On Thursday, during a called meeting, the board adopted a resolution for the issuance of bond warrants in order to fund construction of a school facility.
“That community was told a school would be forthcoming and this board would take care of it, and that simply did not happen,” said Walker County Schools Superintendent Dr. Jason Adkins. “We have a moral obligation to follow through with the empty promises of the past.”
He said that 10 years ago, the school board agreed to build a new high school in Cordova and an elementary school in Sumiton. An administration change in the school board caused a halt the Cordova project and basically a cancellation of plans for a new Sumiton school, he added.
However, the new Cordova High School was finally completed, and Adkins said part of the original bond funds was shifted to the building of a new gym at Curry High School. Some of the funding was also used to build ball parks.
Board member Sonia Waid said a former superintendent had promised to use part of the original bond money to build a new wing of classrooms at Sumiton Elementary; Waid said most of those funds were used instead for ball fields at three high schools.
Waid, whose district includes Sumiton schools, said there is $150,000 left in the original bond, which included more than $20 million for capital outlay (meant for building structures).
“These funds are being closely and frugally accounted for, as they will be utilized for the day-to-day construction and structural maintenance of all properties in the school system,” Waid said.
Thursday’s issuance of bond warrants will provide $12 million to be used strictly for building an elementary school in Sumiton, Waid said.
“The reason I’m protective of the $12 million is because I feel the Sumiton community was promised the funds for a school on multiple occasions, when funding was available, only to see that funding diverted to other projects,” Waid said. “It does feel to many in the Sumiton community that these funds were essentially stolen from our children after they had been promised. The current members of the board are working diligently to assure that such a perception is not conveyed toward us.”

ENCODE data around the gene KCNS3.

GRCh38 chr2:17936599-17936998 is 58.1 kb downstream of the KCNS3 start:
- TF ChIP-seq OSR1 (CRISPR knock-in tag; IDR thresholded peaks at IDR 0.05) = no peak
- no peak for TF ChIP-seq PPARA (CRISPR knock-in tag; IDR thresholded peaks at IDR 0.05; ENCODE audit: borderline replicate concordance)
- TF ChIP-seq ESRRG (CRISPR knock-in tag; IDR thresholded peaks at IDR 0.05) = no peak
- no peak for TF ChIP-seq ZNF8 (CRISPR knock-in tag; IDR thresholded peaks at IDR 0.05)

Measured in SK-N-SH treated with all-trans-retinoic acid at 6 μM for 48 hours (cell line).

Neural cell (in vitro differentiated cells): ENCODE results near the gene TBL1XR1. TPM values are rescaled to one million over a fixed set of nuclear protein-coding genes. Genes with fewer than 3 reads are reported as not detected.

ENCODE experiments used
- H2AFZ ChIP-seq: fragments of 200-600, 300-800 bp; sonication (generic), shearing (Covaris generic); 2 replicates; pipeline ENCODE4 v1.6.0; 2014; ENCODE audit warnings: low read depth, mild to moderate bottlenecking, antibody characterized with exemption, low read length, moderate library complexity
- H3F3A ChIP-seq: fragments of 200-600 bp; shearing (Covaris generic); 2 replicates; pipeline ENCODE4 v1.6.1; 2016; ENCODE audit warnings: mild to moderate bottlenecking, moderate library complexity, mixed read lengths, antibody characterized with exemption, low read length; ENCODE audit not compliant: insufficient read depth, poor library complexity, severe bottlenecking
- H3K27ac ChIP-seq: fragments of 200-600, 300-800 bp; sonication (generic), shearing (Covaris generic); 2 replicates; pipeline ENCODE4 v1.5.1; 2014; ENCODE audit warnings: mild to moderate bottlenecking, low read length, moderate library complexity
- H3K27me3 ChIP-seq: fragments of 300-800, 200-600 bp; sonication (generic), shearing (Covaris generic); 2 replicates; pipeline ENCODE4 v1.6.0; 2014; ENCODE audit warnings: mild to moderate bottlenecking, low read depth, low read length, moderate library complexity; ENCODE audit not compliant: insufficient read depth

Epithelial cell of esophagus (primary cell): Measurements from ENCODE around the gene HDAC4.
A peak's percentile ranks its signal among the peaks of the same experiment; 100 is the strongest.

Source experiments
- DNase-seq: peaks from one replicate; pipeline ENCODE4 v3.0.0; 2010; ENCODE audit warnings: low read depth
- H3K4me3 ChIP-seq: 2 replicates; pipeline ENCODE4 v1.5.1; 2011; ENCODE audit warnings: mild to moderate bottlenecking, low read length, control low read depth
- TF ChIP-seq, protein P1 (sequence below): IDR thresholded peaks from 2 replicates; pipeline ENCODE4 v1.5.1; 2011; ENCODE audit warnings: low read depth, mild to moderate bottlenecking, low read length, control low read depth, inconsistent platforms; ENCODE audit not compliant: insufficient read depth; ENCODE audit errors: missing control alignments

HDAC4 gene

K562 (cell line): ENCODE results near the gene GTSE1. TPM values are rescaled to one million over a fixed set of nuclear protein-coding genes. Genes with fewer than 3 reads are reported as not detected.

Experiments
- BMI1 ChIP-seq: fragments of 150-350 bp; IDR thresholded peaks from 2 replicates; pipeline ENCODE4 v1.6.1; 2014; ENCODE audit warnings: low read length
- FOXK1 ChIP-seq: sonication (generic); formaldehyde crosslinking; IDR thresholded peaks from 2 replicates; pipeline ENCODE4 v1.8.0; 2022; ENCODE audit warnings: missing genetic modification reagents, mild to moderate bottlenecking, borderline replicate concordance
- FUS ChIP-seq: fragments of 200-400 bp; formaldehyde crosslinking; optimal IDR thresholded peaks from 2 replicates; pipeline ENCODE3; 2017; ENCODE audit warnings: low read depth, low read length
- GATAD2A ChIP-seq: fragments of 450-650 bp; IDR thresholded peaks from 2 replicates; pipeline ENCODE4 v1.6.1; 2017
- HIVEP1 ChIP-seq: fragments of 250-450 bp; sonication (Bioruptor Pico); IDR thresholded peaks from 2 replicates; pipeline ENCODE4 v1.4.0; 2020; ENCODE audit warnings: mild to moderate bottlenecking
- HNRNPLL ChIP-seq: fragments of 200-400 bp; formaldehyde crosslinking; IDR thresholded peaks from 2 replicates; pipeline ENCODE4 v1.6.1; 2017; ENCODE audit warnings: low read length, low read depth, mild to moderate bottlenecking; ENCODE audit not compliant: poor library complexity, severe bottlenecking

The bond renewal will somewhat increase the school system’s capital outlay.
“The board is working to assure the renewal of these bonds does not have a significant impact on the system’s annual financial outlay, or will not increase the debt burden to a board ... which was struggling financially before the new superintendent took office,” Waid said.
Paige Skalnik, principal of Sumiton Elementary Middle School, said teachers at her school are excited about the school board’s action.
“There are a lot of conversations going on here about it,” she said. “We operate well over here. We’re not victims by any stretch, but it certainly is good to know they’re paying attention and they know what our needs are.”
Skalnik’s school has more than 900 students, in a facility built for 600 students. Seventeen portable trailers and modular buildings are set up as classrooms to accommodate the overcrowding.
The board is currently searching for a flat, level piece of property in Sumiton “that someone is willing to give us,” Adkins said with a laugh. He said the board does not want to spend a big chunk of the money in preparing land for construction.
In other business, the board:
• approved field trips for Sipsey Junior High kindergarteners to go to the Atlanta Zoo and for the Oakman High School football team to go to Six Flags over Georgia
• accepted the financial statement and bank reconciliation for February
The next regular board meeting is April 12 at 4:30 p.m.